• “MOVE” Verb: The “MOVE” verb is used for the assignment of data from one data item to another. It transfers the entire content of one data item (e.g., variable, field, or record) to another data item of a compatible data type. The “MOVE” verb is commonly used for copying data between variables or for data transfer between different data structures like record-to-record or file-to-file.

In summary, the “SET” verb is used for directly assigning specific values to variables or parts of data items, while the “MOVE” verb is employed for copying entire data items from one location to another. The choice between “SET” and “MOVE” depends on the specific data manipulation requirement in your COBOL program.

23. What is the purpose of the INITIALIZE verb in COBOL, and when would you use it?

In COBOL, the “INITIALIZE” verb proves to be a valuable asset for developers, offering an efficient way to set the initial values of data items or groups. It serves as a convenient solution for tasks like initializing variables, clearing memory, and establishing the starting state of data structures within a program.

  1. Purpose
  • The “INITIALIZE” verb allows you to set one or more data items to their initial or default values.
  • It is particularly useful when you want to ensure that data items start with a known and consistent value before they are used in your program.
  1. Syntax
  • With the “INITIALIZE” verb in COBOL, developers can effortlessly apply it not only to individual data items and groups but also to entire tables or arrays, ensuring efficient initialization of data within various program structures.
  • It follows the general syntax: INITIALIZE data-item-1 [data-item-2 …].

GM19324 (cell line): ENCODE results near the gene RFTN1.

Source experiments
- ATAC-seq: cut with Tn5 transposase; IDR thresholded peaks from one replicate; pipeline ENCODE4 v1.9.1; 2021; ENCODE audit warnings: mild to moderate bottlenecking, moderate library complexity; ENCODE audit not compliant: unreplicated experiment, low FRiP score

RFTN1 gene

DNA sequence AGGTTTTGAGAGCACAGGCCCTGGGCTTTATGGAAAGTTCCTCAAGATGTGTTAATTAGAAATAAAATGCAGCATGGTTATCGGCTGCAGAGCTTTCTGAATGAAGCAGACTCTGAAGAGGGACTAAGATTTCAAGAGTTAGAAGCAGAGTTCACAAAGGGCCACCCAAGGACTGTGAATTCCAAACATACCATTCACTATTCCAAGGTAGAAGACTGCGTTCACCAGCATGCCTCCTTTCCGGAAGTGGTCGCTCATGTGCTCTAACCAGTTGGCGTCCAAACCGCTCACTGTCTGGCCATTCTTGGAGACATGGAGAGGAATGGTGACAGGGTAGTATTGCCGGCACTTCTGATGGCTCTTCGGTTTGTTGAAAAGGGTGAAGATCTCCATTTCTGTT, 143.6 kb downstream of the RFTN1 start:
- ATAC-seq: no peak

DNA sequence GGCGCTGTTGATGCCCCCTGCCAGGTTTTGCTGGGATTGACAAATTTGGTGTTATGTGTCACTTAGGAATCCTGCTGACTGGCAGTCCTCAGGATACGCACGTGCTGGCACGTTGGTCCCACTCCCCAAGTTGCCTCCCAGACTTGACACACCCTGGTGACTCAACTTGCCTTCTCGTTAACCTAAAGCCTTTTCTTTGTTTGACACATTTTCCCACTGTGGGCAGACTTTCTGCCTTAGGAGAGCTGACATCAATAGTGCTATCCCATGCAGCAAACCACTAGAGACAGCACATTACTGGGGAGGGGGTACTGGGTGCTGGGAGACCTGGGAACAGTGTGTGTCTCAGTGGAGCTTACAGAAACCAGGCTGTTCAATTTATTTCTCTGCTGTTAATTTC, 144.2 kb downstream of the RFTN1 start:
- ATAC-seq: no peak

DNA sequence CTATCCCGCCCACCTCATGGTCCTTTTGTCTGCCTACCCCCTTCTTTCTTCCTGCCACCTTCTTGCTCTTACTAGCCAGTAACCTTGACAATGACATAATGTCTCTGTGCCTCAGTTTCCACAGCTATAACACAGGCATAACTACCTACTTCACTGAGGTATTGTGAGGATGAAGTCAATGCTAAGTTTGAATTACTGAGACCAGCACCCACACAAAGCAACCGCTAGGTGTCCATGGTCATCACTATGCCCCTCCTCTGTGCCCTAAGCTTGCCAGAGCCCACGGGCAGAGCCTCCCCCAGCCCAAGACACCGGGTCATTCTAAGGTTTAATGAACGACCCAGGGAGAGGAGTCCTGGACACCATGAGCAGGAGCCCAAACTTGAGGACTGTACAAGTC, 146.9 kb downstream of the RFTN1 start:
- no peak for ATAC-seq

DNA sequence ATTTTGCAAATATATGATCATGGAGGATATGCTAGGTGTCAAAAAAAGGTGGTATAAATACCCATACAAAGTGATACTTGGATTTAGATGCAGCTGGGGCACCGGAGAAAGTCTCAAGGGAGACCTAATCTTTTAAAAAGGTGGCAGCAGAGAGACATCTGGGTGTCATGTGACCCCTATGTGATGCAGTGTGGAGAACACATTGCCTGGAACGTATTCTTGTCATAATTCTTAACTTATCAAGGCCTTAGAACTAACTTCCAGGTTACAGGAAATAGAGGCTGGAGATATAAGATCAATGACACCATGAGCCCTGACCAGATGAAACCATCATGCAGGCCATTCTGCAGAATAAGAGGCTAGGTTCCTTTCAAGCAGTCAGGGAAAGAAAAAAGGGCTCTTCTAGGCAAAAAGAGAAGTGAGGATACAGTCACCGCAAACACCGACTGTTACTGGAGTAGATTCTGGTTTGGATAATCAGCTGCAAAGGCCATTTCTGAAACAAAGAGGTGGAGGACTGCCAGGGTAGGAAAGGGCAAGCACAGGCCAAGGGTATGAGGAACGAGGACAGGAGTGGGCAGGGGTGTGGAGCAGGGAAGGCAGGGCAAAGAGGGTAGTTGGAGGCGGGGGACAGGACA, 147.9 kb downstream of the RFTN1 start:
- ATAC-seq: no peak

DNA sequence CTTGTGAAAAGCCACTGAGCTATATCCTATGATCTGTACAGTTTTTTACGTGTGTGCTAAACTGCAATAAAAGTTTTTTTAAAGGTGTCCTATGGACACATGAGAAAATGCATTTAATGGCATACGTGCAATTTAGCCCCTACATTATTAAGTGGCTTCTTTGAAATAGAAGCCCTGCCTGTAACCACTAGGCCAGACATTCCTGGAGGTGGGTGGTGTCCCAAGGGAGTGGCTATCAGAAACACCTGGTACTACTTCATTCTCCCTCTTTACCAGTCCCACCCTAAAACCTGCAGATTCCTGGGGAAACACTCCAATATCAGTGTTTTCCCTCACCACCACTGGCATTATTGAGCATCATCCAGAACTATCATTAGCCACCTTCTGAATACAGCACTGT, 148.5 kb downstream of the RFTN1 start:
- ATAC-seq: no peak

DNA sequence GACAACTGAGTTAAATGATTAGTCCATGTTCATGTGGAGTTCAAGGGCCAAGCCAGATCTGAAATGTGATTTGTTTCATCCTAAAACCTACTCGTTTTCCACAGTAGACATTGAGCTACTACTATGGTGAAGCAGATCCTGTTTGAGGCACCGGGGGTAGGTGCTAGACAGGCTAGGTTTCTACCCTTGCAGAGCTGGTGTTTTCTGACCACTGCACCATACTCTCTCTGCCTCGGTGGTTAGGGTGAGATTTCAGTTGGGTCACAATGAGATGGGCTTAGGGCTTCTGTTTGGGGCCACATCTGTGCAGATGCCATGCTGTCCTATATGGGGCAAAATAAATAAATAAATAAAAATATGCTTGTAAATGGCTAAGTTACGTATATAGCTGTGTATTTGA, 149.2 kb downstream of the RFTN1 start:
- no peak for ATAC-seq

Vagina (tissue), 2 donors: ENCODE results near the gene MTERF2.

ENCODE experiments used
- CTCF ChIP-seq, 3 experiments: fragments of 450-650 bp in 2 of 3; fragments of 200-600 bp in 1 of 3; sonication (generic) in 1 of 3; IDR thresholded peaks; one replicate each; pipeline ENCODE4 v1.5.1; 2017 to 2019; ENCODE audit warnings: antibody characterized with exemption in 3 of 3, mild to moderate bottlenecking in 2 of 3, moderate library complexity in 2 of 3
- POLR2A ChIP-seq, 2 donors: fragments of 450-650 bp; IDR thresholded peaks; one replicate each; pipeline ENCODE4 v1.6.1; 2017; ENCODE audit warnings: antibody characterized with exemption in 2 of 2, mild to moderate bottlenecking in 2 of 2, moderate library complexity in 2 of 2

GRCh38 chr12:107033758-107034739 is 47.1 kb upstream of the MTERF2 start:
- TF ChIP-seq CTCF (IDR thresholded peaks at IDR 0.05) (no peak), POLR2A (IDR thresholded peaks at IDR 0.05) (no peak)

1. Functionality
  • When the “INITIALIZE” verb is executed, COBOL sets the specified data items to their initial values based on their data types.
  • Numeric data items are typically initialized to zero, while alphanumeric data items are initialized with spaces.
  • For group data items or tables, the “INITIALIZE” verb recursively initializes each component or entry within the structure.

24. What is the purpose of the OCCURS clause in COBOL, and how is it used?

In COBOL, the “OCCURS” clause is used to define arrays or tables, allowing you to group multiple occurrences of the same data item. Here are some key points about the “OCCURS” clause:

  1. Purpose
  • The “OCCURS” clause holds significant significance in COBOL as it empowers developers to define arrays or tables, offering a streamlined approach to managing data collections with shared attributes. By promoting efficiency in data manipulation and contributing to improved readability and maintainability, the “OCCURS” clause remains an essential and valuable aspect of COBOL programming.
  1. Syntax
  • The “OCCURS” clause is typically used in the DATA DIVISION of a COBOL program within the description of a group data item.
  • The general syntax is 88 data-name OCCURS n TIMES [INDEXED BY index-name].
  • “data-name” refers to the name of the group data item that represents the array or table.
  • “n” specifies the number of occurrences or entries in the array or table.
  • The optional “INDEXED BY” phrase allows you to define an index that can be used to access individual elements within the array or table.
  1. Usage